|Man Without Qualities|
Friday, September 27, 2002
Mr. Gephardt makes it official. The Democratic Party holds that voters should not be involved in any campaign debate or process that might actually inform them of their representatives' views on war with Iraq and related topics.
Mr. Gephardt and his crowd could not be more wrong. WAR IS INHERENTLY POLITICAL. IT IS A COMPLETELY APPROPRIATE AND INEVITABLE CAMPAIGN ISSUE. If the Framers didn't think war was a political issue, why did they divide up the decisions involving war betwen the President and Congress?
If we and they thought that matters of war were matters of objective principle, the Constitution would assign the power to declare and wage war to the unelected Supreme Court.
But there is no chance that Mr. Gephardt crowd will succeed in removing the war from the campaign. In fact, even Mr. Gephardt's New York Times Op-Ed is itself obviously driven by an excruciatingly pure political fact reported on the front page of the very same edition of the Times: With six weeks to go until the midterm elections, Republicans appear to hold a slight edge in this year's fight for control of the House of Representatives.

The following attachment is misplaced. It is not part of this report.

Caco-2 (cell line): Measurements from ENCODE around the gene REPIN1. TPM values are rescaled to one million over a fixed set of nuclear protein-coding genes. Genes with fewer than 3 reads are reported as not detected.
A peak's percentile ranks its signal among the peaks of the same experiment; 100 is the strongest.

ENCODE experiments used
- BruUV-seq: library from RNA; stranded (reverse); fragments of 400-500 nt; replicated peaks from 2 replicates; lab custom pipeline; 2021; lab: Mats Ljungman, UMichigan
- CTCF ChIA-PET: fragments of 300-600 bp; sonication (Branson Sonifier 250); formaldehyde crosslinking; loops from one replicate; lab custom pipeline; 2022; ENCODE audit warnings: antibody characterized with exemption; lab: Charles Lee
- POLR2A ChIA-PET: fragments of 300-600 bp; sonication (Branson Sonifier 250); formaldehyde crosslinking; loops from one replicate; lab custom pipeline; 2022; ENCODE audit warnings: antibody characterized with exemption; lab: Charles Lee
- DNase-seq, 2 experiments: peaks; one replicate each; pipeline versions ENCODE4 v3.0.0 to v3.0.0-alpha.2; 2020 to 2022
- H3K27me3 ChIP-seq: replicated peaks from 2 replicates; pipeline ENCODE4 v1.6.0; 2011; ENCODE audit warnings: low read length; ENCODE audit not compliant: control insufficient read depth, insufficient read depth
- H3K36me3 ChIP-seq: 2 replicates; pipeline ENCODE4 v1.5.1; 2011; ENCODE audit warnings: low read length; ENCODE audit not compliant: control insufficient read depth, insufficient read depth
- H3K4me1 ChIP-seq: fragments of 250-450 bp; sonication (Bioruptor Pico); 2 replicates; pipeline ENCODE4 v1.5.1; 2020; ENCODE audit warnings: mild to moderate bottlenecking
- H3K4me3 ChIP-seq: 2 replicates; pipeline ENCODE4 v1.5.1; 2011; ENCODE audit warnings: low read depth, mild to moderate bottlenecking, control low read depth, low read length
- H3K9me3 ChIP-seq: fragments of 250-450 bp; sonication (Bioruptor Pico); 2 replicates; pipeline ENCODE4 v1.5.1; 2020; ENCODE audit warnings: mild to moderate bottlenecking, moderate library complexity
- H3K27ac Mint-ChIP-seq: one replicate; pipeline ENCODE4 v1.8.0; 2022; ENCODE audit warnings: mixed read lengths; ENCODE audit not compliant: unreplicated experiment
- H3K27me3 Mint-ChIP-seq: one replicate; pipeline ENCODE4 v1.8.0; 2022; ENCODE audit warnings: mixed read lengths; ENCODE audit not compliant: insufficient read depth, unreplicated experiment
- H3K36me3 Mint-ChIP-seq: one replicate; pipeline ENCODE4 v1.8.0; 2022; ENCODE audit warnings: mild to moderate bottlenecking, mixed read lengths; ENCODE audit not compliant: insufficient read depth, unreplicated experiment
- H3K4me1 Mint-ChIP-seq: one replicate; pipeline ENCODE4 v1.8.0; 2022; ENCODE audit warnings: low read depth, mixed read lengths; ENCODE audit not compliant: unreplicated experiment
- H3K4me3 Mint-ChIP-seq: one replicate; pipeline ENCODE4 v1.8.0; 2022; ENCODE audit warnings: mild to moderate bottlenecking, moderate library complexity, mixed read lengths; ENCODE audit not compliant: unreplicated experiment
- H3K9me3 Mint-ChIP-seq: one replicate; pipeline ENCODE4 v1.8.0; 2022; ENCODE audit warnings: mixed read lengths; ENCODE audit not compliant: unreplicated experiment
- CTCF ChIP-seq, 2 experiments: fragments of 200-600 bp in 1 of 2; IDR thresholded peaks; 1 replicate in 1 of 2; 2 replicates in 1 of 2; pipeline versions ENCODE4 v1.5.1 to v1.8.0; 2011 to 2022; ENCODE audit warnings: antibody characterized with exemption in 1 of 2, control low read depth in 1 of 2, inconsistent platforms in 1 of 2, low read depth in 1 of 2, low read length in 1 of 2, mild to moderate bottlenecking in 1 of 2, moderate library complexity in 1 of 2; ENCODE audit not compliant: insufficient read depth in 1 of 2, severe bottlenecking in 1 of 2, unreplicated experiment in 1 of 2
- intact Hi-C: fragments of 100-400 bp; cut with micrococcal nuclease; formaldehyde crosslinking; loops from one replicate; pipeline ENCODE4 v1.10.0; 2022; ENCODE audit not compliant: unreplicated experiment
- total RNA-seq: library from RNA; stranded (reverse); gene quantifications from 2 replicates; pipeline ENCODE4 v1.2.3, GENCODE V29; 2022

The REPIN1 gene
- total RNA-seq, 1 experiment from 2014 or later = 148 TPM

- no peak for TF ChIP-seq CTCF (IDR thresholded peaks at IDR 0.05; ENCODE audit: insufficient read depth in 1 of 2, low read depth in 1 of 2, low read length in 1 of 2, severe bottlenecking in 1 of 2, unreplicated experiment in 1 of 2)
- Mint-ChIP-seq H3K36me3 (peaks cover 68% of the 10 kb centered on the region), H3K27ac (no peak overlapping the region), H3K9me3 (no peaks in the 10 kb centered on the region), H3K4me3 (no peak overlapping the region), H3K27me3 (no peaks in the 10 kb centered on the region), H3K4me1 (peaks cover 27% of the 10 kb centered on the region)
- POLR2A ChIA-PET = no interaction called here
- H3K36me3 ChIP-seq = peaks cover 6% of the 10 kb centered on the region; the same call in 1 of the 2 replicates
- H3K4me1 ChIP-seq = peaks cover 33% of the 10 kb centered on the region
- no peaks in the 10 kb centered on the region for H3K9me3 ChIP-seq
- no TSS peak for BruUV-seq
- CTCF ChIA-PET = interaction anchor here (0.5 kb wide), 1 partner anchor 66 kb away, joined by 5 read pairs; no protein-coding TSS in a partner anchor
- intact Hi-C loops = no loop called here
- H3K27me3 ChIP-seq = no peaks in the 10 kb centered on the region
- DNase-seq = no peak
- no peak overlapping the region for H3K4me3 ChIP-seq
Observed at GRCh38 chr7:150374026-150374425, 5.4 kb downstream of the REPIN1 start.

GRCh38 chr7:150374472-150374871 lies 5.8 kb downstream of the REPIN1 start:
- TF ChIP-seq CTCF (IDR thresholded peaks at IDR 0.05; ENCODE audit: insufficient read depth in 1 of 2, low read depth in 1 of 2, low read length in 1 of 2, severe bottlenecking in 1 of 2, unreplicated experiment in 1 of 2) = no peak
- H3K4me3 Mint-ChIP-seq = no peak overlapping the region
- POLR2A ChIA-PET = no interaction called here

Poor Mr. Gephardt. He probably won't get to be Speaker again this year. Boo, hoo. (Mr. Gephardt can take comfort from the Note's opinion that "Adam Clymer goes out on the limb big-time with this front-page New York Times lead.")
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